Am I a "Black" Law Student?

(BLS, URM status, non-traditional, GLBT)
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Drake014
Posts: 886
Joined: Tue Jan 13, 2009 4:22 pm

Re: Am I a "Black" Law Student?

Postby Drake014 » Mon Jan 28, 2013 5:06 pm

JXander wrote:Next question: is the collective identity of the various members of these organizations relevant to what they do (as a part of the organization)? I can maybe see this being the case for Christian Legal Societies or LGBT legal organizations, but how does this fit for associations like BLSA or even predominantly female groups?


Groups typically deal with issues specific to their group. For instance, the group at my law school often helped throw diversity pipeline programs, hosted diversity outreach events, etc.

People often use these groups because they have an interest in issues affecting those groups. Gay rights, discrimination issues, etc. Consequently, you might join an identity group that you don't actually share the identity of.

I joined the groups mainly so I could put it on my resume (just being bluntly honest). However, in my defense, I did and still do contribute to pipeline programs.

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A. Nony Mouse
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Joined: Tue Sep 25, 2012 11:51 am

Re: Am I a "Black" Law Student?

Postby A. Nony Mouse » Mon Jan 28, 2013 5:21 pm

JXander wrote:Next question: is the collective identity of the various members of these organizations relevant to what they do (as a part of the organization)? I can maybe see this being the case for Christian Legal Societies or LGBT legal organizations, but how does this fit for associations like BLSA or even predominantly female groups?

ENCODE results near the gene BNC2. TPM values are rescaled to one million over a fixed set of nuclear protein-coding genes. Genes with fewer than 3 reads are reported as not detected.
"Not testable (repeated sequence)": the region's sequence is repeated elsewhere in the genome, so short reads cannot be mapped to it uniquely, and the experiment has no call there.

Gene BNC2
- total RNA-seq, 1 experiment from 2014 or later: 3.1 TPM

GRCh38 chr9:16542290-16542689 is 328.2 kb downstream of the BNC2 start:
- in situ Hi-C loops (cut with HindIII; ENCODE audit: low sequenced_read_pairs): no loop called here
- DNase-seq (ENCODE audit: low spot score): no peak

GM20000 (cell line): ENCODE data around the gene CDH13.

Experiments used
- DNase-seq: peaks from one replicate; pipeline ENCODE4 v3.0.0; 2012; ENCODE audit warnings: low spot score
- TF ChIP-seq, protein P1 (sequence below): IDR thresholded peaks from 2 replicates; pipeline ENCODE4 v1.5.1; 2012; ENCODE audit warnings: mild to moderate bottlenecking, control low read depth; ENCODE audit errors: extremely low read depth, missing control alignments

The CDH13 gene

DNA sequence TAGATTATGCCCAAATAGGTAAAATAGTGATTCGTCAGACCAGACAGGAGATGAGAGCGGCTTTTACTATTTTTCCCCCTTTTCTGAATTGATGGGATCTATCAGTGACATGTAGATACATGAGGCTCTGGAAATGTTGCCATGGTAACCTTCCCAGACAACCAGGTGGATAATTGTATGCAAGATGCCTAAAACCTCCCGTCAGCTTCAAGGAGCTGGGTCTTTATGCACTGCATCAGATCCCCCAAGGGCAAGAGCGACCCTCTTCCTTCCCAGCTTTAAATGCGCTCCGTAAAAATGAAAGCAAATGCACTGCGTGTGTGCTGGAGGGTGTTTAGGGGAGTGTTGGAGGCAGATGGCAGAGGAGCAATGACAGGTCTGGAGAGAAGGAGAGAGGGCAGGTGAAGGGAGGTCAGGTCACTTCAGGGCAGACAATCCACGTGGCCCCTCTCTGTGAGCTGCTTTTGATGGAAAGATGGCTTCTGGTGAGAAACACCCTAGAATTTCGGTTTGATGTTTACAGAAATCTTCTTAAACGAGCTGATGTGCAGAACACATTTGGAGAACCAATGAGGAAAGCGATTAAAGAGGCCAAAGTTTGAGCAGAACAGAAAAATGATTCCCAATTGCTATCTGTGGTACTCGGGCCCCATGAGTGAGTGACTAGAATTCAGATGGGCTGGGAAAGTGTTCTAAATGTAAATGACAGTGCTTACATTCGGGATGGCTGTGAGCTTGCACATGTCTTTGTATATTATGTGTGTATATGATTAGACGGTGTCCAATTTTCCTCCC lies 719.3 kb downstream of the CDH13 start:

Yes, usually. The women's group on my campus was probably the least specific, in that they did a lot of things not specific to women (e.g. info sessions for 1Ls about each prof's exams, running the student-run bookstore), but they also got involved in pipeline stuff that was at least in part aimed at women (e.g. Shadow a Lawyer Day kinds of things). They also liaised with the local women's bar association and tended to sponsor things on stuff like work-life balance. They, and the other student groups, sponsored various "diversity in law" speakers/activities. Some of these were more professionally oriented ("How to break through the glass ceiling in big law" kind of thing, or "what an immigration lawyer does"), others were more substantive legal topics relevant to minority groups and the law (the overrepresentation of AAs in the prison system, Arizona's recent immigration law, battered women's syndrome defense, that kind of thing). Because Indian law is a legal field in a way that "AA law" or "Hispanic law" isn't, quite, the NALSA group did a lot of substantive Indian law things (but also held a Harvest Festival potluck in the fall). These student groups also often organized teams for the specialty bars moot courts.




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